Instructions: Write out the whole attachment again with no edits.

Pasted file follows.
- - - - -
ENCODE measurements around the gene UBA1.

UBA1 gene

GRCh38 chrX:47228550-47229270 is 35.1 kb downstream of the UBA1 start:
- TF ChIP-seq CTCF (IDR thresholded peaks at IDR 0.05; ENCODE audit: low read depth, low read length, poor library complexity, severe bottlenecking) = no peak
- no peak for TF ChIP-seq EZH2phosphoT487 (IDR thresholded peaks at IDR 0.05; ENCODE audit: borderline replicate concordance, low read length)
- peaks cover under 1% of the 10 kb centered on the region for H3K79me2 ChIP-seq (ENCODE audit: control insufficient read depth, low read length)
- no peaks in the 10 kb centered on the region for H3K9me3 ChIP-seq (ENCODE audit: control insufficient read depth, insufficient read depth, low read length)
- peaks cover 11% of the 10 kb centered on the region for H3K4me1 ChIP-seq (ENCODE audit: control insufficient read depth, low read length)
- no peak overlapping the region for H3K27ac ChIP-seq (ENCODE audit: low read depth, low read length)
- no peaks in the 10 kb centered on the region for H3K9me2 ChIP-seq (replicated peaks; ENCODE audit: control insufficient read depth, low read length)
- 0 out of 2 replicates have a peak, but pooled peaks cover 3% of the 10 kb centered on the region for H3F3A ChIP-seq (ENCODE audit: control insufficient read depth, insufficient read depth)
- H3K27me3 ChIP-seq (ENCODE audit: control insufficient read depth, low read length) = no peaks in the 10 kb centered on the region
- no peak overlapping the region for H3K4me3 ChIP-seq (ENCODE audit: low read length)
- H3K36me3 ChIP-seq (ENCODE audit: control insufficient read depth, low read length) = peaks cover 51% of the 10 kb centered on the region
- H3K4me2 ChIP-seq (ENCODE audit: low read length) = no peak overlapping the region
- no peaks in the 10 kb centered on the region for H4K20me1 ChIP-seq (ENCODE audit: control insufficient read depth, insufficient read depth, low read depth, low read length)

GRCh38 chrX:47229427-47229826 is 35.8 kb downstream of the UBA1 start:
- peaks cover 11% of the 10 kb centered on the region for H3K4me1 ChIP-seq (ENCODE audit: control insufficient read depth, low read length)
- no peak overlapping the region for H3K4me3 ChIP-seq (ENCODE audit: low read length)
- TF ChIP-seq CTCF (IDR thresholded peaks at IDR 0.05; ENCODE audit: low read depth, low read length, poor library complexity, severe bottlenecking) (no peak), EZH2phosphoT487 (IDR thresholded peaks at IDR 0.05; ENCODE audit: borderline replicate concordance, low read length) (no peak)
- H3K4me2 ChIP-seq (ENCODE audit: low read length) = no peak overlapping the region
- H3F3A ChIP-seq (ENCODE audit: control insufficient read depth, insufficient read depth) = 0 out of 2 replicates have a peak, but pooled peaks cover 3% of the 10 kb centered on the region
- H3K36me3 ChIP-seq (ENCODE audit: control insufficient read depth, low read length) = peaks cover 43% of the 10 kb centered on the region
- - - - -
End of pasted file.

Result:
ENCODE measurements around the gene UBA1.

UBA1 gene

GRCh38 chrX:47228550-47229270 is 35.1 kb downstream of the UBA1 start:
- TF ChIP-seq CTCF (IDR thresholded peaks at IDR 0.05; ENCODE audit: low read depth, low read length, poor library complexity, severe bottlenecking) = no peak
- no peak for TF ChIP-seq EZH2phosphoT487 (IDR thresholded peaks at IDR 0.05; ENCODE audit: borderline replicate concordance, low read length)
- peaks cover under 1% of the 10 kb centered on the region for H3K79me2 ChIP-seq (ENCODE audit: control insufficient read depth, low read length)
- no peaks in the 10 kb centered on the region for H3K9me3 ChIP-seq (ENCODE audit: control insufficient read depth, insufficient read depth, low read length)
- peaks cover 11% of the 10 kb centered on the region for H3K4me1 ChIP-seq (ENCODE audit: control insufficient read depth, low read length)
- no peak overlapping the region for H3K27ac ChIP-seq (ENCODE audit: low read depth, low read length)
- no peaks in the 10 kb centered on the region for H3K9me2 ChIP-seq (replicated peaks; ENCODE audit: control insufficient read depth, low read length)
- 0 out of 2 replicates have a peak, but pooled peaks cover 3% of the 10 kb centered on the region for H3F3A ChIP-seq (ENCODE audit: control insufficient read depth, insufficient read depth)
- H3K27me3 ChIP-seq (ENCODE audit: control insufficient read depth, low read length) = no peaks in the 10 kb centered on the region
- no peak overlapping the region for H3K4me3 ChIP-seq (ENCODE audit: low read length)
- H3K36me3 ChIP-seq (ENCODE audit: control insufficient read depth, low read length) = peaks cover 51% of the 10 kb centered on the region
- H3K4me2 ChIP-seq (ENCODE audit: low read length) = no peak overlapping the region
- no peaks in the 10 kb centered on the region for H4K20me1 ChIP-seq (ENCODE audit: control insufficient read depth, insufficient read depth, low read depth, low read length)

GRCh38 chrX:47229427-47229826 is 35.8 kb downstream of the UBA1 start:
- peaks cover 11% of the 10 kb centered on the region for H3K4me1 ChIP-seq (ENCODE audit: control insufficient read depth, low read length)
- no peak overlapping the region for H3K4me3 ChIP-seq (ENCODE audit: low read length)
- TF ChIP-seq CTCF (IDR thresholded peaks at IDR 0.05; ENCODE audit: low read depth, low read length, poor library complexity, severe bottlenecking) (no peak), EZH2phosphoT487 (IDR thresholded peaks at IDR 0.05; ENCODE audit: borderline replicate concordance, low read length) (no peak)
- H3K4me2 ChIP-seq (ENCODE audit: low read length) = no peak overlapping the region
- H3F3A ChIP-seq (ENCODE audit: control insufficient read depth, insufficient read depth) = 0 out of 2 replicates have a peak, but pooled peaks cover 3% of the 10 kb centered on the region
- H3K36me3 ChIP-seq (ENCODE audit: control insufficient read depth, low read length) = peaks cover 43% of the 10 kb centered on the region